Camping, fishing and hunting were never my idea of a good time. I can remember a time when I would have scoffed at the notion of camping as a fun date. No bed, no bathroom, no electricity-this is supposed to be enjoyable? That was until I met my future-husband over 20 years ago. He taught me how to appreciate nature and take in each glorious breath it had to offer, even on damp, cold wintery mornings.
Growing up in the beautiful Ozark Mountains, every fall meant hunting season for many families. Every weekend was spent sleeping on the ground, sometimes lucky enough to also be inside of a tent, getting up before dawn and tracing about in the woods to find what would become dinner. As a girl who did not grow up with a father who hunted, this was a bit foreign to me but intriguing. Although, my heart welled up with tears the first time I saw him bring down a big buck, the memories we shared around the campfire will forever stay with me.
He taught me everything I needed to know about cooking on a campfire. We dined while sitting on logs and talked about the future. Many plans were made for us around those campfires. I never did get quite used to the sport of hunting but I jumped at any opportunity to go camping. Even after our children were born, we’d load them up and head out for a weekend in the woods. They had a ball collecting firewood while their daddy taught them about different the animal tracks they’d find along the paths. And at the end of the day, we gathered around the campfire for something steamy, cooked right on that campfire they had built.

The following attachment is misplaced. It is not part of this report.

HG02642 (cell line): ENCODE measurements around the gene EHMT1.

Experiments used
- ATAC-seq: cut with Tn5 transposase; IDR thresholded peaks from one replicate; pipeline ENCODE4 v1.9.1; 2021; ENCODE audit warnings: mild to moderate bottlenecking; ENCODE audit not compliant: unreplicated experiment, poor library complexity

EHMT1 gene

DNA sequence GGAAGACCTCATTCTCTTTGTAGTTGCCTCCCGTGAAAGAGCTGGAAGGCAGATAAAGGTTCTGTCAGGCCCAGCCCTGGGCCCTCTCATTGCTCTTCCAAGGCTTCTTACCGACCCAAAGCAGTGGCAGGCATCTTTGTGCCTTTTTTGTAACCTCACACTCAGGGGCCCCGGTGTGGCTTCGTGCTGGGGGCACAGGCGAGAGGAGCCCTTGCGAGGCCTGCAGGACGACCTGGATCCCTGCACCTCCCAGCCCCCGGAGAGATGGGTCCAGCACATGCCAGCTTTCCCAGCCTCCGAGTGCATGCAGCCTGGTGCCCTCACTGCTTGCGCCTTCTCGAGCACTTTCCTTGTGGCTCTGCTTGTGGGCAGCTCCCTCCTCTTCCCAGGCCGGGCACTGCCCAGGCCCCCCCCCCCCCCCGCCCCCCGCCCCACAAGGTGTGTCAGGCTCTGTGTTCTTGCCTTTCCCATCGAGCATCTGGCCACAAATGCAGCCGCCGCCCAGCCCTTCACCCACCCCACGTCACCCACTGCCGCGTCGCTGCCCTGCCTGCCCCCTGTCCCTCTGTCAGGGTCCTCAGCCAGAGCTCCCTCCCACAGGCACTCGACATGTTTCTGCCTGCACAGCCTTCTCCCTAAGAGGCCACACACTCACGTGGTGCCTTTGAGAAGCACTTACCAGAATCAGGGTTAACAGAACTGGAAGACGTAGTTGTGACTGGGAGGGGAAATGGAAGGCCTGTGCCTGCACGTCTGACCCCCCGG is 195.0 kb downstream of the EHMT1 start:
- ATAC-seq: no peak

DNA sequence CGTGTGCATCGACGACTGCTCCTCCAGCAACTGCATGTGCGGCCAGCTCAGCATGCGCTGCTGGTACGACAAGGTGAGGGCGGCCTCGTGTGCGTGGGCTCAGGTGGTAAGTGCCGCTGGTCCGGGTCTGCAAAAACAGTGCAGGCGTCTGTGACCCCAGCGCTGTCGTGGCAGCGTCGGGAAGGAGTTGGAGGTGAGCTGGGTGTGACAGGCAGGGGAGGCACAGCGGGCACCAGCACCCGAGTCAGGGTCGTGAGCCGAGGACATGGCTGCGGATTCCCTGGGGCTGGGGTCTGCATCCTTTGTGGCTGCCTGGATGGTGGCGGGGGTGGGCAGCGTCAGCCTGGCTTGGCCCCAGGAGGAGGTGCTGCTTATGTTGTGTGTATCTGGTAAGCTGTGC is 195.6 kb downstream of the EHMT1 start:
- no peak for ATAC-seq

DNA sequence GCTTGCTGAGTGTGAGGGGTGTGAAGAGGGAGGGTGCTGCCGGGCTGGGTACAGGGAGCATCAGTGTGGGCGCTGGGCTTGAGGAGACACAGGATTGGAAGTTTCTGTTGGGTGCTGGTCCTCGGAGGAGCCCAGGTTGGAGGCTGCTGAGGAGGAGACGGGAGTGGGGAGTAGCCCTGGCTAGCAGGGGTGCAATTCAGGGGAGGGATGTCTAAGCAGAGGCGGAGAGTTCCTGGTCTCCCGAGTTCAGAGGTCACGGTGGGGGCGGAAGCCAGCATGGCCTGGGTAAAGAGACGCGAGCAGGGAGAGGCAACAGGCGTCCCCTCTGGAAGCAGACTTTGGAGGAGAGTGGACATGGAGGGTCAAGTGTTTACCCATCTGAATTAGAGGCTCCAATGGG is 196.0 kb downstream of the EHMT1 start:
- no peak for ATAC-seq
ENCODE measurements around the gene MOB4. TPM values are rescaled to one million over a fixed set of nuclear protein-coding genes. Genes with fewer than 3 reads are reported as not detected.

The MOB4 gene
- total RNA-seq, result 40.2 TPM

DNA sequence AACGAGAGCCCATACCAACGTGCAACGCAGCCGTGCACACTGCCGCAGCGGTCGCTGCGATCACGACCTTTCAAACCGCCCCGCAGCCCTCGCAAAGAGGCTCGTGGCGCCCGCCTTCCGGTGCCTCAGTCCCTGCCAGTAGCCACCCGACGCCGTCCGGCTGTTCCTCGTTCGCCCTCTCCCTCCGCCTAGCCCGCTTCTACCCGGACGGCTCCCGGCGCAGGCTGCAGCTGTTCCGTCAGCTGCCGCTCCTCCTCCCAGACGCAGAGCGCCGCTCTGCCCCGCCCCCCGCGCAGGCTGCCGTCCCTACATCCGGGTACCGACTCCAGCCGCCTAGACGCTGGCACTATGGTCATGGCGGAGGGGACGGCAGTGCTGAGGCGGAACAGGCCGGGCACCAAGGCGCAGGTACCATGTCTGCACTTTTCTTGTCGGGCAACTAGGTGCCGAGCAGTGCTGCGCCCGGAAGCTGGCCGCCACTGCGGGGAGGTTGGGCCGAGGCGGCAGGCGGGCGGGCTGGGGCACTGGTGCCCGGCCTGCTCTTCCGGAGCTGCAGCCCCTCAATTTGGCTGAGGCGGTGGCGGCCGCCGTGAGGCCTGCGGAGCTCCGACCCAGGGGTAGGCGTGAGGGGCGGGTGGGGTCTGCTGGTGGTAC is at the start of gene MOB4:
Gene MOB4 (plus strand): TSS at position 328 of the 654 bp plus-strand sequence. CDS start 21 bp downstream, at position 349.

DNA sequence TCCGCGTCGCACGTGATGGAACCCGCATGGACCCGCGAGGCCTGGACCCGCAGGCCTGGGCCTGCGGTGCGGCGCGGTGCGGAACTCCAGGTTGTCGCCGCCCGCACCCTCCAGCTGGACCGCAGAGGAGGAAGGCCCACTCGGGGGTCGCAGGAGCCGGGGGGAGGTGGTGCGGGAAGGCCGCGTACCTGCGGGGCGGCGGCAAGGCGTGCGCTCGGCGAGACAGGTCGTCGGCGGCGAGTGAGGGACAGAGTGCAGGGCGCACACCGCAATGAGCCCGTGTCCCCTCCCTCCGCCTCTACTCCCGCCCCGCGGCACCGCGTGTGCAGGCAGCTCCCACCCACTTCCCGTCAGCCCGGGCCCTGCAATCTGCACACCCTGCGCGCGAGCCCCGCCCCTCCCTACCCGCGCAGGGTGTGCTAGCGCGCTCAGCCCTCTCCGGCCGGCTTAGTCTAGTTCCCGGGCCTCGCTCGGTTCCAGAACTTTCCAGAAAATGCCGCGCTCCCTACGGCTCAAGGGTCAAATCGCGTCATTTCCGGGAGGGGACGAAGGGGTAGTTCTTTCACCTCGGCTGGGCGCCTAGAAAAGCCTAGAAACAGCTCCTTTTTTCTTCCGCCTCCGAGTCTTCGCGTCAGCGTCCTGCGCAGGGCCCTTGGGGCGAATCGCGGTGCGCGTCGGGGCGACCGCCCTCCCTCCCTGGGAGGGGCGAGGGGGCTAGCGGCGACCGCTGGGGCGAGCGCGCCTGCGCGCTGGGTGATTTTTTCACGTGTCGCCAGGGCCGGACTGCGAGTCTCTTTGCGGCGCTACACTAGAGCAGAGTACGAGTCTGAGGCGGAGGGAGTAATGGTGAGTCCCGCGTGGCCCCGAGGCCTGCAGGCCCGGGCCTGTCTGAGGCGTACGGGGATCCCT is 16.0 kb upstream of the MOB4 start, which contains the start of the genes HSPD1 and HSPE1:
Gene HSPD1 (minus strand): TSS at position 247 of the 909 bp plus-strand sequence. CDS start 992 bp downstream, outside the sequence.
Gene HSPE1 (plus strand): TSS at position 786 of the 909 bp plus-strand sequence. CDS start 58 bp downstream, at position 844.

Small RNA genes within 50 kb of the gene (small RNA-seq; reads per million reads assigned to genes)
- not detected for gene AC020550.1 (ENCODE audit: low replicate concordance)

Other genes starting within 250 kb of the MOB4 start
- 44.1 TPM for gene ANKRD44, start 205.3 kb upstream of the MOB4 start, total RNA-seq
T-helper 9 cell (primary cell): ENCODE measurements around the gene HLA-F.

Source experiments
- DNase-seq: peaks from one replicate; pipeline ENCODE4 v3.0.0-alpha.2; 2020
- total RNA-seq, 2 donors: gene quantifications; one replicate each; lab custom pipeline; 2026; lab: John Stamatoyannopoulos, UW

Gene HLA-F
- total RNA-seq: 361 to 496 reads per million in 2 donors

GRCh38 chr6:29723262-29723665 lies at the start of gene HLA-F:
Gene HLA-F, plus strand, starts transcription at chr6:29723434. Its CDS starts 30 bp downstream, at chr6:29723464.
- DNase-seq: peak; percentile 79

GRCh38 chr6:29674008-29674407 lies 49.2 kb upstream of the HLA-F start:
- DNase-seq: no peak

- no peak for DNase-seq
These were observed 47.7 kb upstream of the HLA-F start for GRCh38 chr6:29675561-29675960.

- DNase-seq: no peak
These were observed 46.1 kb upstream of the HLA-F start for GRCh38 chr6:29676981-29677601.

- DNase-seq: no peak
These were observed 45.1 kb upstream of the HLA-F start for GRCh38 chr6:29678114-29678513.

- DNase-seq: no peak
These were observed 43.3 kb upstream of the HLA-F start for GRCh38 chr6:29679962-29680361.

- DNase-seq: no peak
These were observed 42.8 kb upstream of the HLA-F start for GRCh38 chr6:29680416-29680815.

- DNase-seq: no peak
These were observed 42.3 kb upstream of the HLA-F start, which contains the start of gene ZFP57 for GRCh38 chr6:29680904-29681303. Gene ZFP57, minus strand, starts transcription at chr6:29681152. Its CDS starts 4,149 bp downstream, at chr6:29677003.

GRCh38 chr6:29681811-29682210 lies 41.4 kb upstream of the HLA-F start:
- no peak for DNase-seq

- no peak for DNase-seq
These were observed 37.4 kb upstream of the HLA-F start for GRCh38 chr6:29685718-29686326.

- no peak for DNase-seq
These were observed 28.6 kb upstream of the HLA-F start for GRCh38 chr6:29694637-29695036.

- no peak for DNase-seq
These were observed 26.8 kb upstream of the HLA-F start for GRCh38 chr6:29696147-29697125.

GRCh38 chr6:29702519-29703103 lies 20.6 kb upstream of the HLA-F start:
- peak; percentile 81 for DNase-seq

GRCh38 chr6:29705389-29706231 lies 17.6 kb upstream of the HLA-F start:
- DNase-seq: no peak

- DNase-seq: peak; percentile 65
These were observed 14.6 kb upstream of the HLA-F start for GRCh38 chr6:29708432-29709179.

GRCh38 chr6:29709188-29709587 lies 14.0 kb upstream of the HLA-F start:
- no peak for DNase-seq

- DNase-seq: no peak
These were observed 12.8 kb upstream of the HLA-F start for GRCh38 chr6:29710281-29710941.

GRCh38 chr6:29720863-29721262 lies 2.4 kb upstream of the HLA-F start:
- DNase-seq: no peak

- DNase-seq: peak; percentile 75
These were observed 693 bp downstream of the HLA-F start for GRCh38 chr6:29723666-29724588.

I always cook the traditional recipes that he had shown me that first time camping with him. Each meal was cooked up in the same cast-iron skillet that I still own today. Potato, onion and egg hash with a couple slices of bread on the side was our breakfast. Potatoes, onions, eggs and some type of meat would be fried together for our evening meal. There wasn’t a care in the world when sitting around that campfire in the evening. Everyone would be eating slow and taking in the night sounds. There was no hurry and no worries.
The kids placed marshmallows on sticks and when their bellies got full of the sweet treat, they would have a contest as to who could get their marshmallow burnt more without melting it off the stick. And I can’t forget teaching them to make smores for the first time and then going to the pond to clean our sticky fingers. On the hot steamy nights, one or two kids would “accidently” fall